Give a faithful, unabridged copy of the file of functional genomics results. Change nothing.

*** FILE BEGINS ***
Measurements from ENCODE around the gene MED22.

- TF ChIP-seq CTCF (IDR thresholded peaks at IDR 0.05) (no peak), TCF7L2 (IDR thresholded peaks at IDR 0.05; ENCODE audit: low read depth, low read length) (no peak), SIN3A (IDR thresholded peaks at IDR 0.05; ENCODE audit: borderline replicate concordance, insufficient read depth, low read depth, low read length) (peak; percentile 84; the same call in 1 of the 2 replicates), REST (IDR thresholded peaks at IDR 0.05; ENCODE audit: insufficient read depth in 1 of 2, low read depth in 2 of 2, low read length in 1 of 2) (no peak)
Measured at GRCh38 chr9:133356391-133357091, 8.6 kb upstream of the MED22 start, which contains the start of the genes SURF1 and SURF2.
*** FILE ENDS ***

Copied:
Measurements from ENCODE around the gene MED22.

- TF ChIP-seq CTCF (IDR thresholded peaks at IDR 0.05) (no peak), TCF7L2 (IDR thresholded peaks at IDR 0.05; ENCODE audit: low read depth, low read length) (no peak), SIN3A (IDR thresholded peaks at IDR 0.05; ENCODE audit: borderline replicate concordance, insufficient read depth, low read depth, low read length) (peak; percentile 84; the same call in 1 of the 2 replicates), REST (IDR thresholded peaks at IDR 0.05; ENCODE audit: insufficient read depth in 1 of 2, low read depth in 2 of 2, low read length in 1 of 2) (no peak)
Measured at GRCh38 chr9:133356391-133357091, 8.6 kb upstream of the MED22 start, which contains the start of the genes SURF1 and SURF2.